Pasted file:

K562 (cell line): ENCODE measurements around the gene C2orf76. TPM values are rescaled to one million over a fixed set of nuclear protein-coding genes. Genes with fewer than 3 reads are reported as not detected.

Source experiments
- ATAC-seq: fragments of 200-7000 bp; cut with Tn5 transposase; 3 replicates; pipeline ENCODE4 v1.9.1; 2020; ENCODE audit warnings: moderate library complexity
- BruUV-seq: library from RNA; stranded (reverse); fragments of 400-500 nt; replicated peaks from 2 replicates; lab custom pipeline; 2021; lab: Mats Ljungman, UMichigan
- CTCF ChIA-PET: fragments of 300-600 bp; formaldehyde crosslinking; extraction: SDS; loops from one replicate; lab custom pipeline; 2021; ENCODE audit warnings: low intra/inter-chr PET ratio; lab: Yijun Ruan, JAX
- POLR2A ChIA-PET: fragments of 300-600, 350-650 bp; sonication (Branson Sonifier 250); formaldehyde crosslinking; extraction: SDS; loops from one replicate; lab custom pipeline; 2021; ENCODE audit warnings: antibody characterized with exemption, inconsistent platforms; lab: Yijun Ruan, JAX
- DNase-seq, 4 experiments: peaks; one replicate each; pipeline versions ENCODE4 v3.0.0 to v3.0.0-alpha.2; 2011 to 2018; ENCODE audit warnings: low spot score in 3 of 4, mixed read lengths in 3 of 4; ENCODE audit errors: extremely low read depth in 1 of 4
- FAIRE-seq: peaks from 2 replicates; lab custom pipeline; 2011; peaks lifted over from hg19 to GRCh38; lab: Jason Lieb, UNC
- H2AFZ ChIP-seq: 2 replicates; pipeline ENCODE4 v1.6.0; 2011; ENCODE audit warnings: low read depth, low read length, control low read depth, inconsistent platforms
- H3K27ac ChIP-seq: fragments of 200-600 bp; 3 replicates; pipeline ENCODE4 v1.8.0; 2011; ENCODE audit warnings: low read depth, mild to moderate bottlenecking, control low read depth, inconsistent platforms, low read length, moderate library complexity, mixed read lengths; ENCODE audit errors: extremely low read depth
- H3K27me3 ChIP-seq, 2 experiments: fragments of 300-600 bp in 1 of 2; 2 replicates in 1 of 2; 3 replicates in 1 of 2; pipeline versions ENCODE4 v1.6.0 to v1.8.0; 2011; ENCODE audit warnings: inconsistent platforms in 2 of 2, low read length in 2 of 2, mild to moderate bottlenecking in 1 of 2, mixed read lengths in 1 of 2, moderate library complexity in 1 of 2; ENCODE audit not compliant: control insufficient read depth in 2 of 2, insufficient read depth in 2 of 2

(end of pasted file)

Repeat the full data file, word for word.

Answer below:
K562 (cell line): ENCODE measurements around the gene C2orf76. TPM values are rescaled to one million over a fixed set of nuclear protein-coding genes. Genes with fewer than 3 reads are reported as not detected.

Source experiments
- ATAC-seq: fragments of 200-7000 bp; cut with Tn5 transposase; 3 replicates; pipeline ENCODE4 v1.9.1; 2020; ENCODE audit warnings: moderate library complexity
- BruUV-seq: library from RNA; stranded (reverse); fragments of 400-500 nt; replicated peaks from 2 replicates; lab custom pipeline; 2021; lab: Mats Ljungman, UMichigan
- CTCF ChIA-PET: fragments of 300-600 bp; formaldehyde crosslinking; extraction: SDS; loops from one replicate; lab custom pipeline; 2021; ENCODE audit warnings: low intra/inter-chr PET ratio; lab: Yijun Ruan, JAX
- POLR2A ChIA-PET: fragments of 300-600, 350-650 bp; sonication (Branson Sonifier 250); formaldehyde crosslinking; extraction: SDS; loops from one replicate; lab custom pipeline; 2021; ENCODE audit warnings: antibody characterized with exemption, inconsistent platforms; lab: Yijun Ruan, JAX
- DNase-seq, 4 experiments: peaks; one replicate each; pipeline versions ENCODE4 v3.0.0 to v3.0.0-alpha.2; 2011 to 2018; ENCODE audit warnings: low spot score in 3 of 4, mixed read lengths in 3 of 4; ENCODE audit errors: extremely low read depth in 1 of 4
- FAIRE-seq: peaks from 2 replicates; lab custom pipeline; 2011; peaks lifted over from hg19 to GRCh38; lab: Jason Lieb, UNC
- H2AFZ ChIP-seq: 2 replicates; pipeline ENCODE4 v1.6.0; 2011; ENCODE audit warnings: low read depth, low read length, control low read depth, inconsistent platforms
- H3K27ac ChIP-seq: fragments of 200-600 bp; 3 replicates; pipeline ENCODE4 v1.8.0; 2011; ENCODE audit warnings: low read depth, mild to moderate bottlenecking, control low read depth, inconsistent platforms, low read length, moderate library complexity, mixed read lengths; ENCODE audit errors: extremely low read depth
- H3K27me3 ChIP-seq, 2 experiments: fragments of 300-600 bp in 1 of 2; 2 replicates in 1 of 2; 3 replicates in 1 of 2; pipeline versions ENCODE4 v1.6.0 to v1.8.0; 2011; ENCODE audit warnings: inconsistent platforms in 2 of 2, low read length in 2 of 2, mild to moderate bottlenecking in 1 of 2, mixed read lengths in 1 of 2, moderate library complexity in 1 of 2; ENCODE audit not compliant: control insufficient read depth in 2 of 2, insufficient read depth in 2 of 2